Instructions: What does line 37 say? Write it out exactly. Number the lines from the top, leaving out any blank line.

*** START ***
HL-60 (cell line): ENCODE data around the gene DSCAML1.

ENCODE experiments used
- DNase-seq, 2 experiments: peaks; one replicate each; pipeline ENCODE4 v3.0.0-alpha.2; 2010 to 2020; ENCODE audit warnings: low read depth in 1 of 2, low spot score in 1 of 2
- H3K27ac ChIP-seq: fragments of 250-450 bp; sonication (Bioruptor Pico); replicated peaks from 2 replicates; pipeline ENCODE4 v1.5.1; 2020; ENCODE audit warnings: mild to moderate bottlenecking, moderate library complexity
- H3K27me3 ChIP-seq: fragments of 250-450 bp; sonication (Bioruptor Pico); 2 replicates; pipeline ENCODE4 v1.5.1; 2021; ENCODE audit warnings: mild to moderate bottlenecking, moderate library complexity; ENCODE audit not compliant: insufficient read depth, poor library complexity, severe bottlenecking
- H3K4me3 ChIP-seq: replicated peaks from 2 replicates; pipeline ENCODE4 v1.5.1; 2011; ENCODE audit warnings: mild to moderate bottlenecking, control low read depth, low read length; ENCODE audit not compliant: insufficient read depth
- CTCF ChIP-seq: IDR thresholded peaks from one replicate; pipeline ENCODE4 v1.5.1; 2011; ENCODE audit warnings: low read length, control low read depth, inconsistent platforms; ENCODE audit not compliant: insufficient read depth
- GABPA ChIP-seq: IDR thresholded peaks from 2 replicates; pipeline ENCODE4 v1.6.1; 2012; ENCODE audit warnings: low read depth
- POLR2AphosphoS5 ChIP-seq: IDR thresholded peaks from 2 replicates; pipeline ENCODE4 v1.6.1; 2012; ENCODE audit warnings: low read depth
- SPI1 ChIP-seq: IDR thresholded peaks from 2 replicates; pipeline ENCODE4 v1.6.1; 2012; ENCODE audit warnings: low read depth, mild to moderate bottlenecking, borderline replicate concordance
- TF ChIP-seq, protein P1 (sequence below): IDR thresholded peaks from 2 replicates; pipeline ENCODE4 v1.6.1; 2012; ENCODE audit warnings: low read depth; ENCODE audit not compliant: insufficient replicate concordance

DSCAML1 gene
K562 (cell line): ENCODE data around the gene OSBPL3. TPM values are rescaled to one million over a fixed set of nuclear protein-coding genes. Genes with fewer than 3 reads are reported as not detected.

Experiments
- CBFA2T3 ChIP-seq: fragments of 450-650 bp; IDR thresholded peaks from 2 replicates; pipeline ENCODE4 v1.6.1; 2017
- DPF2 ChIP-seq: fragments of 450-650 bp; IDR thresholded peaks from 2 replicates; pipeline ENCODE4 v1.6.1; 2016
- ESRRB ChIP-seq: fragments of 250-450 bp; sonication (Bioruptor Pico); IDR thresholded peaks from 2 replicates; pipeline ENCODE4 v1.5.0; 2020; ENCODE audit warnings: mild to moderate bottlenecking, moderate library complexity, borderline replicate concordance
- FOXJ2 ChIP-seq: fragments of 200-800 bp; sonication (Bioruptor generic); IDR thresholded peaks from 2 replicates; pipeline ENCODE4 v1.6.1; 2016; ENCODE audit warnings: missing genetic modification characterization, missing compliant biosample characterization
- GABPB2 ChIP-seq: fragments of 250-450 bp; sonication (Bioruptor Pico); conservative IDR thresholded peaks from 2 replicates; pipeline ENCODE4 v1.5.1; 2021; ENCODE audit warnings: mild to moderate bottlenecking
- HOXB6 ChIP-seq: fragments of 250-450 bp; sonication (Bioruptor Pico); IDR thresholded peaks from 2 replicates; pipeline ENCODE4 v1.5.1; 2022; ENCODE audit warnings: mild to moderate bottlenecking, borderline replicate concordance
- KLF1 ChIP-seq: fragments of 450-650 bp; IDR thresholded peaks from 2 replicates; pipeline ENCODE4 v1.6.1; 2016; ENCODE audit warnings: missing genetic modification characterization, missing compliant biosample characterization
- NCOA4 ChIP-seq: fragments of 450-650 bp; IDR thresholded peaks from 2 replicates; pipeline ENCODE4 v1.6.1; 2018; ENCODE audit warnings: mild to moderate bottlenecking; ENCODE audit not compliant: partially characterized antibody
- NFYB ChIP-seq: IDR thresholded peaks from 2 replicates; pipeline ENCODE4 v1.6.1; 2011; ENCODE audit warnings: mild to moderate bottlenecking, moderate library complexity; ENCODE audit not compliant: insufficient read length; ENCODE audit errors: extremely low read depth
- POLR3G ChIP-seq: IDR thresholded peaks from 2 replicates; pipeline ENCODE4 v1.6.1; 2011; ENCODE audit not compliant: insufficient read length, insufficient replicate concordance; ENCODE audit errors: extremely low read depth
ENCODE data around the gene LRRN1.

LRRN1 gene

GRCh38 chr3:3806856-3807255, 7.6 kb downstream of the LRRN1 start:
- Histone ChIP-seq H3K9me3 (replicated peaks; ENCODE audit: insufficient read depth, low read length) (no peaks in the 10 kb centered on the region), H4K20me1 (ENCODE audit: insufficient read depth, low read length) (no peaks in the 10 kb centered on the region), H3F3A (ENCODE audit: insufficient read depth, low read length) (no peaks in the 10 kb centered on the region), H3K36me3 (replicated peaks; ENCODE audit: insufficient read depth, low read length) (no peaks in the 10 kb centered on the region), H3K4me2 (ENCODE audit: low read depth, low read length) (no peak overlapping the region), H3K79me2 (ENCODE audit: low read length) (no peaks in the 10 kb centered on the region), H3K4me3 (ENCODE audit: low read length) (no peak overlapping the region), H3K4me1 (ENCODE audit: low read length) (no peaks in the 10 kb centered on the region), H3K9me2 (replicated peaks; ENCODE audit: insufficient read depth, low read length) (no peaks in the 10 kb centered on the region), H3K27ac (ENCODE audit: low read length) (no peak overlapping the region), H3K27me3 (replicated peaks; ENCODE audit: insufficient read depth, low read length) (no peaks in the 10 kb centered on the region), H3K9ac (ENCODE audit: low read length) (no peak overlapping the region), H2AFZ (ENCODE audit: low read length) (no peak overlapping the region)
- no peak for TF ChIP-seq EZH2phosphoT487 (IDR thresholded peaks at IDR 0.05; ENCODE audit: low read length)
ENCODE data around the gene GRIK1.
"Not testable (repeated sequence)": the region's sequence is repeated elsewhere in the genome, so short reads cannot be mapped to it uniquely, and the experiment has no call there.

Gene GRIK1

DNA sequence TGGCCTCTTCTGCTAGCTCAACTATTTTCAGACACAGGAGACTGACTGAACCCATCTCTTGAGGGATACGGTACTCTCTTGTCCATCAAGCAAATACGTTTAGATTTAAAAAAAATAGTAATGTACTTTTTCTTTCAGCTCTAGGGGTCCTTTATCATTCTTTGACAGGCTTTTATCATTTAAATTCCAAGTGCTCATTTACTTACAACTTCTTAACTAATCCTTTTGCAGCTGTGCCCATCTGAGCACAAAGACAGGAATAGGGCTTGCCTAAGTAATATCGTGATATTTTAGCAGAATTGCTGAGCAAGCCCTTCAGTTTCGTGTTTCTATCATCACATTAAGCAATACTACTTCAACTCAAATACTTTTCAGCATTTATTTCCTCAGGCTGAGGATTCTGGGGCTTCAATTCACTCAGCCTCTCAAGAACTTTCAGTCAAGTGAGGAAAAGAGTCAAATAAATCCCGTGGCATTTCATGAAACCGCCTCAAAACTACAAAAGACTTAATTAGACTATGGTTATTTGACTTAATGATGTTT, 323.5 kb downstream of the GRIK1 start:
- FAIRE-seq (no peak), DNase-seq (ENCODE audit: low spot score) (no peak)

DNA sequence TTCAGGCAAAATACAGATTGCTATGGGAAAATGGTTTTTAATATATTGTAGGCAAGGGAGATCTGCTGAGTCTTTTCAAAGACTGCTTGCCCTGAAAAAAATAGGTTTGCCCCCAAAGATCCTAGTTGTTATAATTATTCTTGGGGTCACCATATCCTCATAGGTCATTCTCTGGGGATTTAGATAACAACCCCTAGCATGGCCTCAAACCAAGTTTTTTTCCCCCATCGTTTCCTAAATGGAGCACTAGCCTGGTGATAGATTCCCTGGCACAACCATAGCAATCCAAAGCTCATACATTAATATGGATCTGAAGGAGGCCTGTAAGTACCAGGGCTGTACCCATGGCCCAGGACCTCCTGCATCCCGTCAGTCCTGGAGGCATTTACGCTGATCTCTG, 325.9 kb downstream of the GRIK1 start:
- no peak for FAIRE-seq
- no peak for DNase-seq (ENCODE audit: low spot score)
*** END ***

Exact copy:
- no peak for DNase-seq (ENCODE audit: low spot score)